As the weather warms, Birds and Limes are seen speeding through campus and down Kirkwood Avenue again. A third electric scooter company — Spin — plans to join them.
The Ford-owned company has not given an indication of a launch date or how many scooters it will bring but has been working with the city, said Alex Crowley, director of Bloomington’s Economic and Sustainable Development Department.
“Spin’s approach is ‘We’ll do all the approval work first and then shift to operationalizing the launch,’” he said.
Because of this caution, Spin’s launch should not cause as many problems as Bird and Lime did in the fall, Crowley said.
“The key is to not have this chaotic launch where you have scooters blocking the right of way and the whole thing’s a mess,” he said.
The Board of Public Works approved an interim operating agreement with Spin at its April 2 meeting, Michael Large, administrative office manager for the Public Works Department, said in an email.
This is the same agreement scooter companies Bird and Lime signed retroactively after launching in Bloomington in the fall.
Crowley said Bloomington City Council has been discussing more permanent scooter regulations to replace the interim operating agreement, including rules for parking, use, safety and enforcement.
The council plans to vote on the regulations Wednesday night.
Crowley said if the ordinances are too burdensome for companies and users, it is possible Spin will not launch, but that is not likely.
IU junior Curtis Hill has been riding Limes since shortly after they arrived in Bloomington.
“I first thought it was really lame,” he said. “I saw a bunch of people falling, and I wasn’t into it. But then I missed my bus, and I found one and downloaded the app, and it was super helpful. Now I’m really lazy, and I don’t like to walk around campus.”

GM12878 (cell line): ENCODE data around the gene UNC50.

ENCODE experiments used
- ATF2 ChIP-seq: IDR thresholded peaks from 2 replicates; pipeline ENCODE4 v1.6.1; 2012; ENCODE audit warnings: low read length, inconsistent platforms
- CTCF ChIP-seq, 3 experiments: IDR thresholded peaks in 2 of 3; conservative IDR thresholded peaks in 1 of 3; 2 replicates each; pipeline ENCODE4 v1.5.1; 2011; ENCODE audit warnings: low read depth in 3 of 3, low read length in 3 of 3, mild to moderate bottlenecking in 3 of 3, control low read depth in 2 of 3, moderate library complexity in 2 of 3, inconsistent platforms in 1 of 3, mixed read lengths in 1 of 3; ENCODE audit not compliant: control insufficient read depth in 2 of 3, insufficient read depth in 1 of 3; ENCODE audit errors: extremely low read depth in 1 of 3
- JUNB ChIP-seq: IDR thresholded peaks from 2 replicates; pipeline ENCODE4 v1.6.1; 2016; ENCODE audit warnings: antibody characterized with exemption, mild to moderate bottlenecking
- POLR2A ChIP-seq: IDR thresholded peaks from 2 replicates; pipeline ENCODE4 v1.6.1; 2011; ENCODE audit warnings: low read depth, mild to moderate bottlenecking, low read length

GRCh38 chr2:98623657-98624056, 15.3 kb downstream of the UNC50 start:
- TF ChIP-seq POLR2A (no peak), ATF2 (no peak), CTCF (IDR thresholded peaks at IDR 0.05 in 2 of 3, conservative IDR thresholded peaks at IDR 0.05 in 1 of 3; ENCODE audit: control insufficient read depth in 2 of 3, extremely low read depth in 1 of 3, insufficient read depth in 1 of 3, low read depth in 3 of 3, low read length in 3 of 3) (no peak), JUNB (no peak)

Hill said he is not opposed to downloading the new app and trying Spin.
“If they give better deals, it’s all about the deals,” he said, before taking off down Kirkwood Avenue on a Lime.
Freshman Lana Miramontes has only ridden an electric scooter once. She said she likes them but gets frustrated when she’s almost hit by one whizzing past her on a sidewalk.
“I don’t really see a need for a third party when there’s already a ton of Birds and Limes everywhere,” she said. “I’m not really opposed to it because they don’t really affect me, but I just see there being a lot of them on campus if there’s a third party.”
Crowley said most of the public’s concerns revolve around how many scooters a third company will add to the city. But he said as the companies learn what the city can and can’t handle, they will manage themselves accordingly.
“Philosophically, there’s no problem for another company to come,” he said. “The question is whether or not all three will stay long term or what the market decides is the best number of companies.”
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